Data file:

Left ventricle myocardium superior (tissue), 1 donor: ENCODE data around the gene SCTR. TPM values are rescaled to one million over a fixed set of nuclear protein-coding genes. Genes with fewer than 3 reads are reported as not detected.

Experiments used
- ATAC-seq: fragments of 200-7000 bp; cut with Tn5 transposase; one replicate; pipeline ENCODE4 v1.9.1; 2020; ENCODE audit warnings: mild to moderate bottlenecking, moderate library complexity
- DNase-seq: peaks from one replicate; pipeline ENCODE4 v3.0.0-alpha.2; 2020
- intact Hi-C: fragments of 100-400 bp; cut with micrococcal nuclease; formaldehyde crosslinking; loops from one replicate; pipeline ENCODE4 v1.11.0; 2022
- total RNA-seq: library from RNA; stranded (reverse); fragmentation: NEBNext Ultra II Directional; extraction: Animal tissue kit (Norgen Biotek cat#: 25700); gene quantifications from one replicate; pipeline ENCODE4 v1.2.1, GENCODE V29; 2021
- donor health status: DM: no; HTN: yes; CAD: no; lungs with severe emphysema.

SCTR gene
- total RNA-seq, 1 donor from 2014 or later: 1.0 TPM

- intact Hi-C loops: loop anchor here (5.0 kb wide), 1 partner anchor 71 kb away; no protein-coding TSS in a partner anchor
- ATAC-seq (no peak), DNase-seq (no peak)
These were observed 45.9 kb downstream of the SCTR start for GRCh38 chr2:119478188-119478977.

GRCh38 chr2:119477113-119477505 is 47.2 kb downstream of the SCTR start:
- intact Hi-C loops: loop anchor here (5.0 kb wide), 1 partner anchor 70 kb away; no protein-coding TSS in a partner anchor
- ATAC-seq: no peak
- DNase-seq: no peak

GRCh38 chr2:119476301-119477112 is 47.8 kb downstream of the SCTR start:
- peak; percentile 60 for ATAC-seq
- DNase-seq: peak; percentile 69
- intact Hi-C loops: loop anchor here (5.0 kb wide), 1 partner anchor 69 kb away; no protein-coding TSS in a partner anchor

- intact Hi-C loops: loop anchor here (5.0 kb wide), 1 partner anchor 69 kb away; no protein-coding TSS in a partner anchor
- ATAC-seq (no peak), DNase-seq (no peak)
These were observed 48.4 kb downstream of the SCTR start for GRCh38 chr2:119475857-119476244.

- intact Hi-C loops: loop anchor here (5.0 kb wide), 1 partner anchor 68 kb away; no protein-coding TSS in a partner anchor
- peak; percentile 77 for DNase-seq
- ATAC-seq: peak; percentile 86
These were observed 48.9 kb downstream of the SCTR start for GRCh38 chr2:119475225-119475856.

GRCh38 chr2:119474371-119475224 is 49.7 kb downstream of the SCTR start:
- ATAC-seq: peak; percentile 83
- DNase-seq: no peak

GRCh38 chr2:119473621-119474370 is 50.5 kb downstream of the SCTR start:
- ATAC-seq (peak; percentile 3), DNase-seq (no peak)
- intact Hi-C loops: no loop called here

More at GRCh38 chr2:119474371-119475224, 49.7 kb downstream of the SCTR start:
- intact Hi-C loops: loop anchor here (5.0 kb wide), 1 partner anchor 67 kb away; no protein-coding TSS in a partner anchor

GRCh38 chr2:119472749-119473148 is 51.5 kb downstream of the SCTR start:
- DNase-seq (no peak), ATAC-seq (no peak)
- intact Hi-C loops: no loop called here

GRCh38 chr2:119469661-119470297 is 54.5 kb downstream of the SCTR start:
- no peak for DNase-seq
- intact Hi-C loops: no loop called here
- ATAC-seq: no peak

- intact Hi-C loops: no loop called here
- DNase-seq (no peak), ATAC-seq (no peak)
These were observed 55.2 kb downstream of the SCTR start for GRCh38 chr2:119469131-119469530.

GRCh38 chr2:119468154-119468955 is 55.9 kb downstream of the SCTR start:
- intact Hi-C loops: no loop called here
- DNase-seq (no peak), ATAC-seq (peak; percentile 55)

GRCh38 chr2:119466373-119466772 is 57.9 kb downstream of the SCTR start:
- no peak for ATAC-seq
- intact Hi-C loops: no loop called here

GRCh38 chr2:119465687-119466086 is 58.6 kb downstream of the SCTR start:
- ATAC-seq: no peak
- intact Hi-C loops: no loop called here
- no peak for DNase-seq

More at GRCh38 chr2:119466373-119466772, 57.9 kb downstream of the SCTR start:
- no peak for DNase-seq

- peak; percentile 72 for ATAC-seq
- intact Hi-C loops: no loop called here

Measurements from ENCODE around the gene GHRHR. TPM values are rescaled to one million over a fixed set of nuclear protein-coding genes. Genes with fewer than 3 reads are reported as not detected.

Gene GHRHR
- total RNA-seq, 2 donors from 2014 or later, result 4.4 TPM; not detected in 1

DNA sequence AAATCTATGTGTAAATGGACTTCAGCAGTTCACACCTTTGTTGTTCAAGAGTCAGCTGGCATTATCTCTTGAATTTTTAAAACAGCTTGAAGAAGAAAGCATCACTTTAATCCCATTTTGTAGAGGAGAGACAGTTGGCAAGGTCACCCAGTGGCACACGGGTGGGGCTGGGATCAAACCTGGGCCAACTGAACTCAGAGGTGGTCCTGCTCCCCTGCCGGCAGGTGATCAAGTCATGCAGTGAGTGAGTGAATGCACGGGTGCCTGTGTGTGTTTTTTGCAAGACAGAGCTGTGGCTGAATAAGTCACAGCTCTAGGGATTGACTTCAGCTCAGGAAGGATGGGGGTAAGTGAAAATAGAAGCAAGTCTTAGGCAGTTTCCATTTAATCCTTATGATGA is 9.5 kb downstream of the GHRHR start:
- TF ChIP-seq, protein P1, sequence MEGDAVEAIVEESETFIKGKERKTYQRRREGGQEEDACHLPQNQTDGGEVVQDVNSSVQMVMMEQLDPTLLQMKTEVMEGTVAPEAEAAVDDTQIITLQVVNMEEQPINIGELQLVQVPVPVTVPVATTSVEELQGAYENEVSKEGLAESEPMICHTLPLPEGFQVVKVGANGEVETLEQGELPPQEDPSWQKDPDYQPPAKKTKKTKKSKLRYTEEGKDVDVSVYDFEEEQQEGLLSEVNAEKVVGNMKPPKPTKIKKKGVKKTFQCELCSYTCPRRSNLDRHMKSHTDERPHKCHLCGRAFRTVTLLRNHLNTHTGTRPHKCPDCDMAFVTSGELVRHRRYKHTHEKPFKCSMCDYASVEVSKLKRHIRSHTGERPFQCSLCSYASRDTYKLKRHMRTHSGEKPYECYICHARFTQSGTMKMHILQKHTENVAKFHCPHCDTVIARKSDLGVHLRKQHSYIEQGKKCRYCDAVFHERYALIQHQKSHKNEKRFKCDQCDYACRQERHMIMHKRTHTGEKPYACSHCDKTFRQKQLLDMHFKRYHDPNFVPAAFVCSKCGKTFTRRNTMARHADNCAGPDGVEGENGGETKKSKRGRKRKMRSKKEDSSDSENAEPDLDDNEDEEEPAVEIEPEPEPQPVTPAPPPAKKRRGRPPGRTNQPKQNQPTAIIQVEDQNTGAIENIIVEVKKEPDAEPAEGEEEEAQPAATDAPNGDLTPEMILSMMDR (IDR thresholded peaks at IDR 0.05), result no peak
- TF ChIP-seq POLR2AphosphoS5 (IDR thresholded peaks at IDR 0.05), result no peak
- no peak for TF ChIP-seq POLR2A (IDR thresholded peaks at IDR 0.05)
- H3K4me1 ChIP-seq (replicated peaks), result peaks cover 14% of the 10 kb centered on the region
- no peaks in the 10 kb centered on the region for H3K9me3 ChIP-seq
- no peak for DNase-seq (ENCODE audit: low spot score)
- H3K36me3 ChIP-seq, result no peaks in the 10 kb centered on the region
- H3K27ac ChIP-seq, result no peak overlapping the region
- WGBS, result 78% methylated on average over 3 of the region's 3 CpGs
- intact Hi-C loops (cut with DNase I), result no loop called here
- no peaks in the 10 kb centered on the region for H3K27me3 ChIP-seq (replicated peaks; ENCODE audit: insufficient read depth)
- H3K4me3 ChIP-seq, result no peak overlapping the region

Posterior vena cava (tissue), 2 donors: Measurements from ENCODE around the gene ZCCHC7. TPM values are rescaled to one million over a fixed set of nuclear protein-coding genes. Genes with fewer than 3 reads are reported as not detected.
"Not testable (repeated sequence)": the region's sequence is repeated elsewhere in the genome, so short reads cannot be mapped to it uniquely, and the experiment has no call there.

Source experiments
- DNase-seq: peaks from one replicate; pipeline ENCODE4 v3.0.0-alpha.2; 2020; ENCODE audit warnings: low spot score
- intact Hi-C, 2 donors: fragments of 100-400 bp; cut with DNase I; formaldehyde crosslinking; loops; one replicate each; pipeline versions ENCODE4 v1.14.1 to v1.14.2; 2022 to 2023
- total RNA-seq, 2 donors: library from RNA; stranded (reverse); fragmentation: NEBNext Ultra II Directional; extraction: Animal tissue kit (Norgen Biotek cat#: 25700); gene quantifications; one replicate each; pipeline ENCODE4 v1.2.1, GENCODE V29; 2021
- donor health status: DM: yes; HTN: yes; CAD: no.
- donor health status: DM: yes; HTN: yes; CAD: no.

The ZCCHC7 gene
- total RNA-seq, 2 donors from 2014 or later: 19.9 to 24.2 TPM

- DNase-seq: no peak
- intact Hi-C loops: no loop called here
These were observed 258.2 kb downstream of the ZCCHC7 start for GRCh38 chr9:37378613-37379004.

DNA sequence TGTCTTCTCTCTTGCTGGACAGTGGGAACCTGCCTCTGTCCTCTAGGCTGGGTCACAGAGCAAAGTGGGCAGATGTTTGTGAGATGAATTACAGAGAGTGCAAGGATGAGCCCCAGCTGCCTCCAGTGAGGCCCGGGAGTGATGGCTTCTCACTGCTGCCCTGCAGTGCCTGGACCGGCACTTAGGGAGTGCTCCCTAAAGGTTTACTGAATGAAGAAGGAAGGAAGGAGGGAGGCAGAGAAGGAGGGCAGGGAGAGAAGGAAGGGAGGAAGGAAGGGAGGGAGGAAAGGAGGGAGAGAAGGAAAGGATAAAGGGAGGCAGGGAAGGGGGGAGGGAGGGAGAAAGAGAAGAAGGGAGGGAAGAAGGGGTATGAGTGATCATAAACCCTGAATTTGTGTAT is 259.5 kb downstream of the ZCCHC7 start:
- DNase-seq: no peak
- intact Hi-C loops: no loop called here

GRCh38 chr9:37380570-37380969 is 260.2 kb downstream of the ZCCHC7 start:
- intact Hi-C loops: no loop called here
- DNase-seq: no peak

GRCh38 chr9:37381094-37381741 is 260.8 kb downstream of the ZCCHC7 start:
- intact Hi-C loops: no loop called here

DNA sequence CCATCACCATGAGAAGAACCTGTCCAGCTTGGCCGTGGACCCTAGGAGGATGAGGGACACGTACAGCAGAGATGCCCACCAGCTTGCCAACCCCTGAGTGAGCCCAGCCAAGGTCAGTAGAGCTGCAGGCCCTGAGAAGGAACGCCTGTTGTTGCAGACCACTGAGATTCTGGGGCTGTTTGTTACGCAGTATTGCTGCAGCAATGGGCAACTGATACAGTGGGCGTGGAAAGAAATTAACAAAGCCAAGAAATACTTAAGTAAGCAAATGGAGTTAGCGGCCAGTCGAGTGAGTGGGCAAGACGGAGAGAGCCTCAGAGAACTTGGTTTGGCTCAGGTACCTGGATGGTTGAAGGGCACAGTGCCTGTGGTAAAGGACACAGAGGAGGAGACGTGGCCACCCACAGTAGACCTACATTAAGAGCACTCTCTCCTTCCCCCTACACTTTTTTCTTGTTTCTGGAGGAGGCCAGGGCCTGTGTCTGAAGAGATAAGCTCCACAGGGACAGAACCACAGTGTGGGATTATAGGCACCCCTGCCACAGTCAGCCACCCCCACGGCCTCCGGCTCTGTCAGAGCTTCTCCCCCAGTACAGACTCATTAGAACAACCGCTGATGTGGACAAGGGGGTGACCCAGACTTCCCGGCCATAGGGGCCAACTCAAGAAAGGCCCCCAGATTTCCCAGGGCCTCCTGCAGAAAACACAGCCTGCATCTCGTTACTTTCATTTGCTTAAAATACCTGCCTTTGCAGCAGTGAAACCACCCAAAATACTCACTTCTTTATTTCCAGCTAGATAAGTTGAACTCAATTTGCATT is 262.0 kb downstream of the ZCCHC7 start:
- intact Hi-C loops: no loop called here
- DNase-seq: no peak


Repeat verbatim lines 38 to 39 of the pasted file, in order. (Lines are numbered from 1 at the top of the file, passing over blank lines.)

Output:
- intact Hi-C loops: no loop called here

GRCh38 chr2:119469661-119470297 is 54.5 kb downstream of the SCTR start: